It’s so refreshing to be able to take a book, find a comfy spot, and just kick back and relax into a world without having to concern yourself with a thousand other continuity points. That comfortable scenario is exactly how I felt when I cracked upon volume seven of a hilariously original and somewhat psychotic piece of work known as Boneyard.
For those who may be unfamiliar with the world of Boneyard (much like I was), here is a small synopsis. Michael Paris, our hero, inherits a plot of land from his grandfather. Unbeknownst to him, the land is actually the home of the Boneyard graveyard and its oddball cast of characters who often mirror beloved creatures of horror lore--such as the Frankenstein monster and the Wolf-Man.
The most powerful of these graveyard inhabitants that Paris befriends is the demon Abbey, who takes the form of an attractive young woman and serves as Paris’s love interest. As one would expect, the denizens of Boneyard have their fair share of adversaries, and the writer constantly places them into precarious situations.
Having never delved into this world before, I was sure the book was going to be a strenuous read. However, I was pleasantly surprised at the relatively pain-free initiation into Richard Moore’s unique world. Right from the start, I was mesmerized at Moore’s careful construction of the characters that are all born out of a combination of comedy and tragedy it seems.
These “people” come off as more human than the majority of the characters in mainstream comics. More than anything, this humanity is what allows this book to be so damn fun to read; the characters are just so easily likeable and loveable.
In what looks like the swan song of this award-winning series, Paris meets a faerie named Lita. The two have a long history. He had thought her to be an imaginary friend from his childhood, but it turns out she was actually a living breathing being all along. The problem is that Lita is the victim of an arranged marriage between her faction of faeries, the Seelie, and an opposing faction--the appropriately titled Un-Seelie. Paris decides that he is going to put a stop to this arranged marriage, and all-out chaos and hilarity ensues.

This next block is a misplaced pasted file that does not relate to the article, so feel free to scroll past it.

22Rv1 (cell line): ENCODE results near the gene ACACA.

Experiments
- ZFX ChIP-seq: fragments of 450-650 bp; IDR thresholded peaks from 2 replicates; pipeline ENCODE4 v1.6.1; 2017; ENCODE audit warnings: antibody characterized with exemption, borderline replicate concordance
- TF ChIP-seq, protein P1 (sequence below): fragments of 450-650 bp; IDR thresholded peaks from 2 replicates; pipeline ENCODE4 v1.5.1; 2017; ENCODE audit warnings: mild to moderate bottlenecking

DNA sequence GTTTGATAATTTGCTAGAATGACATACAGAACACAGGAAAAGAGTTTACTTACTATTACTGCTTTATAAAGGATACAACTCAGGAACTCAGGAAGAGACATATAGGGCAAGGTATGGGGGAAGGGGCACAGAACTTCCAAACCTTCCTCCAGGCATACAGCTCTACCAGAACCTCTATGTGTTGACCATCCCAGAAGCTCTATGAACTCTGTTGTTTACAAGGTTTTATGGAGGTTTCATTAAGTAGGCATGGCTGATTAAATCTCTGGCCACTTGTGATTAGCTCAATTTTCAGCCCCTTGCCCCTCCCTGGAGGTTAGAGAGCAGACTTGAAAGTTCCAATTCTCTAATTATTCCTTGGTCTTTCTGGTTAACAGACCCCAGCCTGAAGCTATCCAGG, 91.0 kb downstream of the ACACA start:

Moore brilliantly weaves his way through this volume with his charming style that is suitable for any and all scenarios that the story may dictate. There is plenty of humor to be found in this book, and I was chuckling right along for a good portion of it.
I absolutely love Sid, the sex starved skeleton horn dog! Having said that, this might not be the right title for younger children as the sexual innuendo may be inappropriate. The art is just as impressive as the writing, as it showcases just how adept Moore is as an artist whether it be with words or visuals.
He uses a “cartoony” style in Boneyard (as opposed to his more realistic style in Far West), which is just the right combination for what the environment of this saga dictates. I love his clean bold lines as they permit a greater amount of detail than would otherwise be expected.
Additionally, the inking is a perfect complement to his penciling--especially considering that Boneyard is a black and white work, and inks are a more necessary commodity to convey the dramatics. Overall, it is an aesthetically pleasing work of art.
Unfortunately, this volume of Boneyard may be the last as Moore has placed the series on an indefinite hiatus. Being late to the party, I can only say with utmost sincerity that I truly hope there is more of this wonderful series left in Moore’s pen. I have a yearning to journey back into this world again, and I believe this property has the potential to achieve a greater level of success than it has already attained.
Simply put, Boneyard is a masterful piece of comic book storytelling that has to be seen to be appreciated!
What did you think of this book?
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